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IUPAC name
Preferred IUPAC name
Other names
Carbon triiodide
Molar mass 393.73 g/mol
Appearance Yellowish powder
Odor Saffron-like
Density 4.008 g/cm3
Melting point 119 °C (246 °F; 392 K)
Boiling point 218 °C (424 °F; 491 K)
0.01 g/100 ml
Solubility Soluble in glacial acetic acid, benzene, carbon disulfide, chloroform, diethyl ether
Slightly soluble in glycerol, olive oil, petroleum ether
Solubility in diethyl ether 13.6 g/100 ml
Solubility in acetone 12 g/100 ml
Solubility in ethanol 7.8 g/100 ml
180.1–182.1 kJ·mol−1
Safety data sheet AcrosOrganics
Flash point 204 °C
Lethal dose or concentration (LD, LC):
355 mg/kg (oral, rat)
1180 mg/kg (dermal, rat)
1.6 mmol/kg (s.c., mouse)
Related compounds
Related compounds
Except where otherwise noted, data are given for materials in their standard state (at 25 °C [77 °F], 100 kPa).
Infobox references

Iodoform is a yellowish organoiodine compound with the formula CHI3.



Iodoform reacts with silver nitrate to yield carbon monoxide.

AgNO3 + CHI3 → AgI + CO + I2 + ½ N2 + O2 + ½ H2

Iodoform can be reduced with hydrogen iodide to diiodomethane:

CHI3 + HI → CH2I2 + I2


Triiodomethane is a pale yellow, crystalline, volatile substance, with a very strong penetrating and distinctive odor, reminiscent of hospitals, due to its use as a desinfectant. It is practically insoluble in water, but soluble in organic solvents such as acetone, benzene, chloroform, diethyl ether.


Iodoform is sold in pharmacies, either as a powder or as ether solution. Vet shops also carry it.

Iodoform in pure form can be bought from lab suppliers or online.

Angel's bonnets naturally produce a small amount of iodoform, which gives their characteristic smell, but extracting it may not be practical, as you will need lots of them.


Iodoform can be prepared very easy via the haloform reaction, by reacting iodine, sodium hydroxide with a ketone, such as acetone. As iodoform is practically insoluble in water, the suspension is filtered and then air dried.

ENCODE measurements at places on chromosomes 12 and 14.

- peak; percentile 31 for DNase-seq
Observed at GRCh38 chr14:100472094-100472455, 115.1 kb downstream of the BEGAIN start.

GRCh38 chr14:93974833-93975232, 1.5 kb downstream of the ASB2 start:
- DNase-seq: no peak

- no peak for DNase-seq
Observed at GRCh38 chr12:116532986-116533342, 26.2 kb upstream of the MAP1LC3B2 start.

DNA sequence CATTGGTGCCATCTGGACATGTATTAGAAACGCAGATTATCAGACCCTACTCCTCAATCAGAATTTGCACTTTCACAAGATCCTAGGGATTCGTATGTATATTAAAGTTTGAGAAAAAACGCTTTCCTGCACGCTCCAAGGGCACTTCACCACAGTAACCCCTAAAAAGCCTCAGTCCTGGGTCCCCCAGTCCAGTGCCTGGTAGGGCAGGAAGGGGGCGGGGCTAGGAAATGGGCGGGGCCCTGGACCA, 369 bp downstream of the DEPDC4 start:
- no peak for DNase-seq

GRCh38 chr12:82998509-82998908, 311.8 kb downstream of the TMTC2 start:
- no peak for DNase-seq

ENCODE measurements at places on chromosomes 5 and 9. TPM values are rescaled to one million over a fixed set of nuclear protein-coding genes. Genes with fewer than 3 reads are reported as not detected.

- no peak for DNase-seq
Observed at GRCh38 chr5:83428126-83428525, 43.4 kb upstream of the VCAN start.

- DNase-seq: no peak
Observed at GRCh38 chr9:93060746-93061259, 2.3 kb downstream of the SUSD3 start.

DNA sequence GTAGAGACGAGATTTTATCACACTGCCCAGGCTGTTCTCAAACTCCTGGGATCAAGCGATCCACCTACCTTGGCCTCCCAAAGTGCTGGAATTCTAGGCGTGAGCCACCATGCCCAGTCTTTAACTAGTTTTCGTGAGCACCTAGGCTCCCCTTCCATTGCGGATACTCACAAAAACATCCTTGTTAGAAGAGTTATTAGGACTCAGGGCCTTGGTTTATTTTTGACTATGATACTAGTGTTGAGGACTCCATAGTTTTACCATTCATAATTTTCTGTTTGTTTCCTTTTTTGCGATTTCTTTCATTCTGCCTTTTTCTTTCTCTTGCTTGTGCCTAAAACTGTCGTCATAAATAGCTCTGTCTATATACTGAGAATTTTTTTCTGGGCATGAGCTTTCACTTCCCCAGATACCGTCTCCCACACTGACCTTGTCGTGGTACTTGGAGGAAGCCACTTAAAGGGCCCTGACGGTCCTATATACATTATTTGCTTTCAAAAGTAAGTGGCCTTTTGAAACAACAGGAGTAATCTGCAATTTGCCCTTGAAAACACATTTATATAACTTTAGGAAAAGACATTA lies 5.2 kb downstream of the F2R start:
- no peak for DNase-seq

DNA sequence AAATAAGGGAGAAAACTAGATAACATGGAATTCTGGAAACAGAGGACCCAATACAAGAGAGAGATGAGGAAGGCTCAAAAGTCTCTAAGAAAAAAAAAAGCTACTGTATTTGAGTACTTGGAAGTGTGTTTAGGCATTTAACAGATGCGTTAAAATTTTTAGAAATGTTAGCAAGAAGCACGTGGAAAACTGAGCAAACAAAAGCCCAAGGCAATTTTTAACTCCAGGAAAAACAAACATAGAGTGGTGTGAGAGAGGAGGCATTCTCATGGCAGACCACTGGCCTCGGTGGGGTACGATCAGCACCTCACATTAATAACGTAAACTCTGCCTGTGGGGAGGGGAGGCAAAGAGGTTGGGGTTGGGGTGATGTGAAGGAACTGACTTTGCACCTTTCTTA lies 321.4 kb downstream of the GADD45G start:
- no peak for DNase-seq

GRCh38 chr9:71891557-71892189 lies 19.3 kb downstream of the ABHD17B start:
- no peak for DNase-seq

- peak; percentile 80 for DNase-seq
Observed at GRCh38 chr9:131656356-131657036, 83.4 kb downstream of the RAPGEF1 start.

A less known route involves passing iodine vapors with steam over red hot coals. The resulting product is purified via distillation, though if the coal used impurities, many other side products will also be produced.[1]

Reacting chloroform with calcium iodide at 100 °C yields iodoform.[2]


  • Antiseptic
  • Make diiodomethane
  • Strong smelling compound collecting



Iodoform is irritant and should be handled with care. Most people find its strong odor obnoxious, so work must be done in well ventilated areas, and never indoors as the odor is quite persistent.

Since CHI3 is used as an antiseptic in medicine, proper protection like gloves and coat should be worn when handling the compound.


CHI3 must be kept in amber glass bottles, bottles with a PTFE seal are recommended to limit its escape, preferably away from light and if possible, air. Do not use plastic, as iodoform will irreversible stain it, especially if in contact with air (elemental iodine is formed) and absolutely never in metal containers.


Can be neutralized with a strong base. This gives sodium iodide which can be recycled, as it's a source of iodine.


  2. Spindler; Justus Liebigs Annalen der Chemie; vol. 231; (1885); p. 272

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